To begin to address the economic and public health crises caused by the coronavirus, I have fought and voted for numerous pieces of COVID-19-related legislation, including the landmark Coronavirus Aid, Relief and Economic Security (CARES) Act relief package. I am also proud to support the House-passed Health and Economic Recovery Omnibus Emergency Solutions Act (Heroes), which would provide trillions of dollars to help support the American economy (and provide relief to America’s farmers). I do not believe that the president’s recent executive actions are an adequate substitute for congressional appropriations, and I continue to strongly support immediate passage of a robust Phase IV recovery bill that draws heavily on the provisions in the Heroes Act.
Moving forward, I believe that Congress must work to ensure that the Paycheck Protection Program (PPP) and Small Business Administration (SBA) loans are received by more small businesses, including farmers and producers. I also support increased funding to the USDA.
- I believe that as we became aware of COVID-19, stopping travel from China was paramount as our president did. Then as our administration did by taking the necessary steps to protect Americans in every city, I would have done as well. Now that we know more about this virus, we should look to make sure Americans are safe and productive. We cannot make the cure worse than the virus.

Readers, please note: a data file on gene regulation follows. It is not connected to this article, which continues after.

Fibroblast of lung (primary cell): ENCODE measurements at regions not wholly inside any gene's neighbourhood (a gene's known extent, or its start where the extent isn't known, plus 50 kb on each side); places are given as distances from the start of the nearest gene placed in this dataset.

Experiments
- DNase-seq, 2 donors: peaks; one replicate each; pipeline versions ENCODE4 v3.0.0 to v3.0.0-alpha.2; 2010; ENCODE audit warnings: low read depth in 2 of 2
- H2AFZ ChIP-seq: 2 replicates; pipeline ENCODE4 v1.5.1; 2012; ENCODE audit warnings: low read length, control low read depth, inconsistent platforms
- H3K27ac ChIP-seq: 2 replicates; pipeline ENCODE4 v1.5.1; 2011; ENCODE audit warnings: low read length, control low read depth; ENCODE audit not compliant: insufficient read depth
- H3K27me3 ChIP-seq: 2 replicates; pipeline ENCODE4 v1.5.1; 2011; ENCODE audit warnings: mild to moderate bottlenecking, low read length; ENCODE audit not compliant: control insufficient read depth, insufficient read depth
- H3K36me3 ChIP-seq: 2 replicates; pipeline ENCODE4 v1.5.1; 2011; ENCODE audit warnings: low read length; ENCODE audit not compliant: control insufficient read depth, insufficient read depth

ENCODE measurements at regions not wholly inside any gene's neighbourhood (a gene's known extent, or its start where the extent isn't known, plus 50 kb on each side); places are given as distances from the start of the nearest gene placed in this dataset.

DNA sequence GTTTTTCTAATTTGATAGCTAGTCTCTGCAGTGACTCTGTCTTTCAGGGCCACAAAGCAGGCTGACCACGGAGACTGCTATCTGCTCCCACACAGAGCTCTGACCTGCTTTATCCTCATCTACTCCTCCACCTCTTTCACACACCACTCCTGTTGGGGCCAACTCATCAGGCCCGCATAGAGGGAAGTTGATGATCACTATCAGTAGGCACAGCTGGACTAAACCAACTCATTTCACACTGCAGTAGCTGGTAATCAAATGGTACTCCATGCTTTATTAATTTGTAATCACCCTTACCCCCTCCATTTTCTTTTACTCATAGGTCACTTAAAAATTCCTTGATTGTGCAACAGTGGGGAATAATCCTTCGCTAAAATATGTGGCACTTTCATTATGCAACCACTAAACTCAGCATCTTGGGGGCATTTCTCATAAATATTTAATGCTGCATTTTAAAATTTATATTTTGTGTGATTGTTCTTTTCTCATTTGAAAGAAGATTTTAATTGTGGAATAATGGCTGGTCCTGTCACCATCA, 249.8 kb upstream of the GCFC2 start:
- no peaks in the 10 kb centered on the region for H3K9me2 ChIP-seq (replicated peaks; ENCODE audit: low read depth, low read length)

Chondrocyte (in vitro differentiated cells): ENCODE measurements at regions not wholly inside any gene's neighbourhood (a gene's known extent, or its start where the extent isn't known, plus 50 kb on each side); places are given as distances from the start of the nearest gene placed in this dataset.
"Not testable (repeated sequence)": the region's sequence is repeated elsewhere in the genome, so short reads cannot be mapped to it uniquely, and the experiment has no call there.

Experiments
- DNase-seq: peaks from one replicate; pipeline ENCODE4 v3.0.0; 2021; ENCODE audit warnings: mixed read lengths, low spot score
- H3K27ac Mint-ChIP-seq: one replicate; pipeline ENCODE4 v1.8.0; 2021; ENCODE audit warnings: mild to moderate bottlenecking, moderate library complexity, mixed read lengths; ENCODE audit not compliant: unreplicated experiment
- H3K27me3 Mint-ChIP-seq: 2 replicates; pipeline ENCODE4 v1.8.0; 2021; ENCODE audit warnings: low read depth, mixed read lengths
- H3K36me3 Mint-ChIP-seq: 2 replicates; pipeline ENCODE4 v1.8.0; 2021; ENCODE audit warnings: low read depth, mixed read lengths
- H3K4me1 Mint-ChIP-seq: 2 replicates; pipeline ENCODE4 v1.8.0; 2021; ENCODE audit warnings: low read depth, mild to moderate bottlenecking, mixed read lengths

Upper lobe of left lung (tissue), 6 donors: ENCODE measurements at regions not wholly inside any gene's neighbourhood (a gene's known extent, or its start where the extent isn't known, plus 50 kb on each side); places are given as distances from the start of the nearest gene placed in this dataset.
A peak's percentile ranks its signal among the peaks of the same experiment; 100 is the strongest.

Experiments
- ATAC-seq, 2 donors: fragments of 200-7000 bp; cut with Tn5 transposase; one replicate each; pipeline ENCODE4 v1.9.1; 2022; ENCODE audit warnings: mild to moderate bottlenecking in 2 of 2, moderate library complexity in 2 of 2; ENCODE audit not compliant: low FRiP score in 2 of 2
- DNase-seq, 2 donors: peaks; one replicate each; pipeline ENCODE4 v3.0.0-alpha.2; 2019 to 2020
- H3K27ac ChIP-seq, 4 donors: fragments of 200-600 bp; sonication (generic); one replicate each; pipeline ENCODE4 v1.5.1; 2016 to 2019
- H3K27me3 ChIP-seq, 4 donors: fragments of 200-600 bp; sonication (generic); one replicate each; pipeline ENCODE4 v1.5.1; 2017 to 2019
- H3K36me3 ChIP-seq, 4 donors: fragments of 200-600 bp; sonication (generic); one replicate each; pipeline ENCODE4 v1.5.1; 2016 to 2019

- We must understand the heartbeat of our nation is the hard American workers that secure its ability to build, grow and distribute the supply for consumption and service. Let’s empower our workers to produce again and call on our allies in our time of need.
- I believe the federal government plays a limited role in preserving farmers’ and consumers’ access to markets. However, that role is necessary to ensure safety, protection and access to much-needed resources to give our farmers confidence to accomplish their vision to feed America.
What were the most critical aspects of the most recent Farm Bill that you believe helped Virginia farmers? What would you like to see in the next Farm Bill?